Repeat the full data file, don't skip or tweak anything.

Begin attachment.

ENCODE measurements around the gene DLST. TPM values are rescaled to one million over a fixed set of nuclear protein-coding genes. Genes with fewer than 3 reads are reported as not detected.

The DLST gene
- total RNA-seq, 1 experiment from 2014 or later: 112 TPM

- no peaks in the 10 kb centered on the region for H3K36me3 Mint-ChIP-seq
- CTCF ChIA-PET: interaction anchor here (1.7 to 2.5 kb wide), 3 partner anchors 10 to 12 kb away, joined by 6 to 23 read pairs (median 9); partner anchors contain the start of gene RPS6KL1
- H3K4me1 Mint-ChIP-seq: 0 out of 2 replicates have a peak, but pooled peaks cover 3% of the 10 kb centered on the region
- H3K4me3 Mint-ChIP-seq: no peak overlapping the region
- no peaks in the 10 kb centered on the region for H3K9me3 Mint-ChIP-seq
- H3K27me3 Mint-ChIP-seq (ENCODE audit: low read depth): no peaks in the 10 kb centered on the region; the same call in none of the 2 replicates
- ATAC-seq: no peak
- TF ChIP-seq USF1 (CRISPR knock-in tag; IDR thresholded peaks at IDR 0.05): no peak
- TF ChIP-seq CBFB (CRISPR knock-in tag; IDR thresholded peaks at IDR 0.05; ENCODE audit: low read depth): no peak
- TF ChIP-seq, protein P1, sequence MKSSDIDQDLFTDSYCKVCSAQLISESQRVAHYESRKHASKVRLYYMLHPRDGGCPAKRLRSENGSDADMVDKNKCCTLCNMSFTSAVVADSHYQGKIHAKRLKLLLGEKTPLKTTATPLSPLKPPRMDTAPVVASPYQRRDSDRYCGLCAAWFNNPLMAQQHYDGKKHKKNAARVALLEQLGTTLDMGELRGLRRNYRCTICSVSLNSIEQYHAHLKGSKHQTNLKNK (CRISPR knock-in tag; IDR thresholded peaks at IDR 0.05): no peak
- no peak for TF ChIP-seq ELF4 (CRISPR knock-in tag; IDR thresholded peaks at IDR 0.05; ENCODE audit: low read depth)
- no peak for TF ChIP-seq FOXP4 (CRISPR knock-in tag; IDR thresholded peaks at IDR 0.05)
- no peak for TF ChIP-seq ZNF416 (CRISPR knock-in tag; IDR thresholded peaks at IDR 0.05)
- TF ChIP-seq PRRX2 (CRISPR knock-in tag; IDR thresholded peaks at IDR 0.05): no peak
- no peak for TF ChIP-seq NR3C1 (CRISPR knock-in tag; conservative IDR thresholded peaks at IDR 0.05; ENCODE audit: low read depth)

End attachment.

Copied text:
ENCODE measurements around the gene DLST. TPM values are rescaled to one million over a fixed set of nuclear protein-coding genes. Genes with fewer than 3 reads are reported as not detected.

The DLST gene
- total RNA-seq, 1 experiment from 2014 or later: 112 TPM

- no peaks in the 10 kb centered on the region for H3K36me3 Mint-ChIP-seq
- CTCF ChIA-PET: interaction anchor here (1.7 to 2.5 kb wide), 3 partner anchors 10 to 12 kb away, joined by 6 to 23 read pairs (median 9); partner anchors contain the start of gene RPS6KL1
- H3K4me1 Mint-ChIP-seq: 0 out of 2 replicates have a peak, but pooled peaks cover 3% of the 10 kb centered on the region
- H3K4me3 Mint-ChIP-seq: no peak overlapping the region
- no peaks in the 10 kb centered on the region for H3K9me3 Mint-ChIP-seq
- H3K27me3 Mint-ChIP-seq (ENCODE audit: low read depth): no peaks in the 10 kb centered on the region; the same call in none of the 2 replicates
- ATAC-seq: no peak
- TF ChIP-seq USF1 (CRISPR knock-in tag; IDR thresholded peaks at IDR 0.05): no peak
- TF ChIP-seq CBFB (CRISPR knock-in tag; IDR thresholded peaks at IDR 0.05; ENCODE audit: low read depth): no peak
- TF ChIP-seq, protein P1, sequence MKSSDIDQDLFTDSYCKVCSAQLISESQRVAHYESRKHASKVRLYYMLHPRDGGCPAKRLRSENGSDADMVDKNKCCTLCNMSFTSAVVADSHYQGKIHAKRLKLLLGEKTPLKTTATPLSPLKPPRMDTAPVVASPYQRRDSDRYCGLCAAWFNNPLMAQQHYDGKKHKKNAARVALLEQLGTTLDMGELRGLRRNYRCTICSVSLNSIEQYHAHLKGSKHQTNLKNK (CRISPR knock-in tag; IDR thresholded peaks at IDR 0.05): no peak
- no peak for TF ChIP-seq ELF4 (CRISPR knock-in tag; IDR thresholded peaks at IDR 0.05; ENCODE audit: low read depth)
- no peak for TF ChIP-seq FOXP4 (CRISPR knock-in tag; IDR thresholded peaks at IDR 0.05)
- no peak for TF ChIP-seq ZNF416 (CRISPR knock-in tag; IDR thresholded peaks at IDR 0.05)
- TF ChIP-seq PRRX2 (CRISPR knock-in tag; IDR thresholded peaks at IDR 0.05): no peak
- no peak for TF ChIP-seq NR3C1 (CRISPR knock-in tag; conservative IDR thresholded peaks at IDR 0.05; ENCODE audit: low read depth)